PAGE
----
Select Committees and Coercive Powers – Clarity or Confusion?

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The Constitution Society is pleased to announce the publication of a landmark Report that it has commissioned on the coercive powers of select committees.

Co-authored by eminent constitutional lawyers, Richard Gordon QC and Amy Street, the Report offers a balanced and neutral investigation into what coercive powers select committees have and what the options might be for change.

In the light of the phone-hacking scandal and the high profile appearances before select committees of the Murdochs and others this is a timely and important intervention.
The findings of the Report are that committee powers lack clarity, moreover, (and this may come as a surprise to many) select committees have no coercive powers in practice and perhaps not even in theory.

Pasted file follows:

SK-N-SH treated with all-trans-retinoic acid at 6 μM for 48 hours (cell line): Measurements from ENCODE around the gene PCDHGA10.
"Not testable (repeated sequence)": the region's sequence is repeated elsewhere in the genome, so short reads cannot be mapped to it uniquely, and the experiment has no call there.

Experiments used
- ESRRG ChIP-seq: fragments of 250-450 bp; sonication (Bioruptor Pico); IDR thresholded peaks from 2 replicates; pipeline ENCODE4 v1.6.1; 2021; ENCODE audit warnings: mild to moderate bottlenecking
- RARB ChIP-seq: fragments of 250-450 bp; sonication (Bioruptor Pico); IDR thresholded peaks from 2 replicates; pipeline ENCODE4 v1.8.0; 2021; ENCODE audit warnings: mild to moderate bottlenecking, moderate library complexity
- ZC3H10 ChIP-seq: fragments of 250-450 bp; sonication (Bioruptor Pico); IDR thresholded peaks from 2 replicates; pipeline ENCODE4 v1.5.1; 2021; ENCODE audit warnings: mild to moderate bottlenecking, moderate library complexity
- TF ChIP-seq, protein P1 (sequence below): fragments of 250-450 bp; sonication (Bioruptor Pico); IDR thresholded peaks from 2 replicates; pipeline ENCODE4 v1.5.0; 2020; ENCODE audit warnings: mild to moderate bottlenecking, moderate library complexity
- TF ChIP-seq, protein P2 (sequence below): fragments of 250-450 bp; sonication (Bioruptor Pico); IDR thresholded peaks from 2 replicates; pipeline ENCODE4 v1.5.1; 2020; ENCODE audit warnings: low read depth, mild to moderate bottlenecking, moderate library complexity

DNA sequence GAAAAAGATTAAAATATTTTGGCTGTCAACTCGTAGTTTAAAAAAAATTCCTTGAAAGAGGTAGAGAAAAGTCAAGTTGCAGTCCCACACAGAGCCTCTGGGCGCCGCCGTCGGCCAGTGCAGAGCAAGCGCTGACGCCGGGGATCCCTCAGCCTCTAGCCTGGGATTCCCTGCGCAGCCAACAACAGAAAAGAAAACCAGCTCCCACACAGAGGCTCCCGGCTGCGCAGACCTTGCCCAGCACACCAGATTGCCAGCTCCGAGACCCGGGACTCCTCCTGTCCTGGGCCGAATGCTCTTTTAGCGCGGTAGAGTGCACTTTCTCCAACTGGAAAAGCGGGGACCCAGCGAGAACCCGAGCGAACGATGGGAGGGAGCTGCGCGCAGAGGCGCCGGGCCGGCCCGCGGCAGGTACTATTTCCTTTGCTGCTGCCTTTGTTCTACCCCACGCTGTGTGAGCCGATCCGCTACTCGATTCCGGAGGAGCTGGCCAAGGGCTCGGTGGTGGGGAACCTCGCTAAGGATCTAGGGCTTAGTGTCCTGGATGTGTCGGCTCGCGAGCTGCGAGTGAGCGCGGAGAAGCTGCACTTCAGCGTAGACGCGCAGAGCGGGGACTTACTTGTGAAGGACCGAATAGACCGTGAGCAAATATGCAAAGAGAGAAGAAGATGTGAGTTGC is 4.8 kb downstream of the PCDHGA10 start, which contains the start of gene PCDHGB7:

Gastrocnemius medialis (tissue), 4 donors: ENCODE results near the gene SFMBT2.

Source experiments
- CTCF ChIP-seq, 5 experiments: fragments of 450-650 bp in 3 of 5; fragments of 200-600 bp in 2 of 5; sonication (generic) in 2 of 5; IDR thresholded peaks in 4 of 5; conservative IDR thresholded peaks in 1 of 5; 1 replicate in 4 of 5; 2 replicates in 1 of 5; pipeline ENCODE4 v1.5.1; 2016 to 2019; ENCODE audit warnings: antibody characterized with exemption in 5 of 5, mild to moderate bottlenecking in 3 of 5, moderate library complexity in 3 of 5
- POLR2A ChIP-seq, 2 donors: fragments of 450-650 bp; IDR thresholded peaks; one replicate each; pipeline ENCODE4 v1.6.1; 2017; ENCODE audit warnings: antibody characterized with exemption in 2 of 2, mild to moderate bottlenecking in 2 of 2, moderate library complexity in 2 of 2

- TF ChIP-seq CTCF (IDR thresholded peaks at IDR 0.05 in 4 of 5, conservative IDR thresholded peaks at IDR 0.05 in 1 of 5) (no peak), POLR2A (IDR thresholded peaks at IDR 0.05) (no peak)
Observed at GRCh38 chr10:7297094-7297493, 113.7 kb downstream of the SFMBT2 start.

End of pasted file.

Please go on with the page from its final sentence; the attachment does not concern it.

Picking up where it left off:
This means that:

  • There are no effective means to compel witnesses to appear before them or to obtain information or documents that witnesses are reluctant to disclose.
  • There is no power in practice to punish contempt.
  • Witnesses are not necessarily protected by Parliamentary privilege

The report sets out the advantages and disadvantages of legislating for formal powers. It suggests that clarification of committee powers is an essential first step. However, it warns that conferring coercive powers on select committees could prove a hostage to fortune by resulting in clashes with the courts in circumstances where committee hearings were claimed to infringe fundamental rights legislation. This could lead to the courts making inroads on Article 9 of the Bill of Rights which protects ‘proceedings in Parliament’ from the jurisdiction of the courts.


This publication presents the personal views of the author and not those of The Constitution Society, which publishes it as a contribution to debate on this important subject.